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The Emergency Fund


One of the first things people save for is an emergency fund.  It’s hard to predict what might happen to us.  An emergency fund gives us a sense of security in knowing that if anything should happen and income stops flowing in, there will be some financial safety to ensure we don’t end up on the street.  The general rule of thumb for an emergency fund is to save enough for 3 months of expenses.  This means in case of any unfortunate event, there will be enough money to keep the lights on, put food on the table and keep a roof over our heads.  As the name of it states, an emergency fund is used for abnormal events.  Many people often misconstrue the meaning of an emergency fund and use it for the wrong purposes.

What An Emergency Fund Is Not Used For

If anything the emergency fund usually gets abused for things that are not considered emergencies.  Even thought unfortunate events happen that require monetary attention, it doesn’t mean that it should be taken from the emergency fund.  Some things should be saved for because they are known expenses ahead of time.

1. Home Renovations and Maintenance
Home renovations and maintenance are not an emergency.  Yes, it’s possible to live without granite counter tops and hardwood floors.  Renovations and standard maintenance are standard costs that should be accounted for when owning a home.  Paying a mortgage does not constitute the entire cost of owning a home.  People that aren’t familiar with home maintenance costs should go read up on it in one of my previous posts.

2. Vacations
We all get stressed, but dipping into the emergency fund just to get away to Mexico to relieve stress does not constitute as an emergency.  Vacations are rewards that we give ourselves for a job well done.  Obviously we can’t have everything in life so it’s necessary to set aside savings so that we can enjoy life away from work and stress of our homes.  If vacations are important, it should be something that is budgeted for on a yearly basis.  The fact that a friend decides to call up and go to Florida next weekend shouldn’t be a reason to pilfer the emergency fund.

3. Shopping Sprees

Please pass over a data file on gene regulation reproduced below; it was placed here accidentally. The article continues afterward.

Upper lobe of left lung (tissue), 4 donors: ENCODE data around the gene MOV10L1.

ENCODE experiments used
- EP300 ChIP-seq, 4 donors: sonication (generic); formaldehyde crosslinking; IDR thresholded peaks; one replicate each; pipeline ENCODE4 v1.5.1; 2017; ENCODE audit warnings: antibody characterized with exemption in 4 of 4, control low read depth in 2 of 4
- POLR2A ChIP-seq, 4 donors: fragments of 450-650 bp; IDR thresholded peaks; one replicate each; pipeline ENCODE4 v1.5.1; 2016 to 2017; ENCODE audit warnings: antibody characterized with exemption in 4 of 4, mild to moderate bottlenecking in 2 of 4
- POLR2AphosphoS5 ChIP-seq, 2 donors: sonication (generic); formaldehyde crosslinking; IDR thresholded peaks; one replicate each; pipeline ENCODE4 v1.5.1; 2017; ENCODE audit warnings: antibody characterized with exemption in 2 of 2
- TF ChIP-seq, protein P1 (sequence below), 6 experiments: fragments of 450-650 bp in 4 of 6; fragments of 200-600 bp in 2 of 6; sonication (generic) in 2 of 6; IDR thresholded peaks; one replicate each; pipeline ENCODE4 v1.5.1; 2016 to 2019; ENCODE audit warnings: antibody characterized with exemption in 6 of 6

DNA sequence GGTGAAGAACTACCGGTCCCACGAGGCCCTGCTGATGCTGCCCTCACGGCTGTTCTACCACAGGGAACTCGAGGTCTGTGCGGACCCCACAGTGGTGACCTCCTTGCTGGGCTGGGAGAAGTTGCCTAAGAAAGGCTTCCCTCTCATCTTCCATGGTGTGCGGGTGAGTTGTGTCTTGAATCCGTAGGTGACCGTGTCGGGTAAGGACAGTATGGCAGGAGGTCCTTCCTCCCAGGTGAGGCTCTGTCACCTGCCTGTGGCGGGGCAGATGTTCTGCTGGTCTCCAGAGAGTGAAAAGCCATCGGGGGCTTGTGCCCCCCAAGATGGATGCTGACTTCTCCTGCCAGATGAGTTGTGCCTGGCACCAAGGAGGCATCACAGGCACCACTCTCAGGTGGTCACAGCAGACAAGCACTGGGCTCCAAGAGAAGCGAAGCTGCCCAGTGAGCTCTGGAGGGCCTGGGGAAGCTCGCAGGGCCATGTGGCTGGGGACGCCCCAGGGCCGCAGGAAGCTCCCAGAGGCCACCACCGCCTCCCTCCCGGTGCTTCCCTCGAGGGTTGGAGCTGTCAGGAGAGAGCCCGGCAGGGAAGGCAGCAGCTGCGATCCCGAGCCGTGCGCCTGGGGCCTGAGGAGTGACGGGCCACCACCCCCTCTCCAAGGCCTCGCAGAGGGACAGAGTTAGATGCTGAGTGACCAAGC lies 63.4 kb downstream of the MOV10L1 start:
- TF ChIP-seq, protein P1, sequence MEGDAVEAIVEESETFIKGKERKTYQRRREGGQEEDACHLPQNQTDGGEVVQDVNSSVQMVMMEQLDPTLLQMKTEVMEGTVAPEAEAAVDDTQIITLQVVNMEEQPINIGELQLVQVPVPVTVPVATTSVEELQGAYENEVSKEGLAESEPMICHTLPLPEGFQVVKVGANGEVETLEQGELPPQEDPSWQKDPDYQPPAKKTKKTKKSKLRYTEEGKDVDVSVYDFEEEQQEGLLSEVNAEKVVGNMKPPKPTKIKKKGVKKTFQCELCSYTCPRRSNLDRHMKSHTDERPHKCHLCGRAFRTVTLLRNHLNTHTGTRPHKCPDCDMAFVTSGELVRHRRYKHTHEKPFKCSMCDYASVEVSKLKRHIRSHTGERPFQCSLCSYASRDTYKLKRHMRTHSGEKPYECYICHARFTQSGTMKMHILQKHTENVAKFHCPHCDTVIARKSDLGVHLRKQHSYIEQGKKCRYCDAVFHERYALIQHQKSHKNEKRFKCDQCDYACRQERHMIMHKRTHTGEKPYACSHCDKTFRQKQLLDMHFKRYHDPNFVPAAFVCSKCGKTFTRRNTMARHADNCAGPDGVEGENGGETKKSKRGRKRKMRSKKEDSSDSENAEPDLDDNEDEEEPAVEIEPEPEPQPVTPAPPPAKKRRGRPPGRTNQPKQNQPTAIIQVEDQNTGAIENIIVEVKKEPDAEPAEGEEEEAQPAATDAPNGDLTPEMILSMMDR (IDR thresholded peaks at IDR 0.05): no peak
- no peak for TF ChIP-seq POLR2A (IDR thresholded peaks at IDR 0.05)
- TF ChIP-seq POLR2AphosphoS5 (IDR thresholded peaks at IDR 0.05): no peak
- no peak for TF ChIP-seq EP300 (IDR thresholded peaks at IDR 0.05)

Those shoes at the mall were must haves!  Unfortunately, if the bank account doesn’t agree with the price it’s a sacrifice that must be made.  The need to get an outfit for the weekend does not count as an emergency.  It might be a fashion emergency, but it’s not a financial crisis that warrants dipping into money that was saved for dire needs.  Yes, it’s possible to live without those purple shoes!

4. House Down Payment
Hot housing markets are everywhere but America.  This doesn’t mean that dipping into the emergency fund just to outbid the other horny house hunters is justified.  Don’t get over emotional when buying a house to the point that winning the house is an emergency.  The emergency fund might be used to pay down the monthly mortgage or rent because times are tough, but that’s different because it might mean living on the street otherwise.  Not buying a house is not the end of the world.

What’s The Source?

1. Cash Savings
Good ole’ cash.  Nothing beats the safety of putting an emergency in a bank account that cannot be easily accessible.  This means that the account should be not drawn upon through debit transactions at the cash register.  Nor should it be used to pay regular bills and write cheques.  If cash is used, the emergency fund should be sitting in a bank account that is separate from day to day banking and it should be made as difficult to get access to it as possible.  The reason for difficult access is so that we don’t get tempted to draw upon it when it’s not really needed.

2. Line of Credit
To be honest this is the preferred approach if the individual manages their money well.  Someone with a well diversified, balanced portfolio can easily liquidate their portfolio within days to cover any shortfall that might occur from using the line of credit for emergency purposes.  The advantage of using a line of credit is that the amount saved for the emergency fund can be put to work for you.  There is no point having cash lying around that does nothing for you.  A line of credit can act as a short term buffer.  To top it off, having a line of credit that is never used may actually help your credit score!

Starting the emergency fund is the hardest thing to accomplish.  Proper budgeting is important.  Start off by using the 10% saved on income for the emergency fund.  Once that is established then start looking at ways to invest savings.  Regardless if an individual has debt or not, start saving for the emergency fund.  I know it’s never wise to think negatively, but it’s important to have something there to have that peace of mind.

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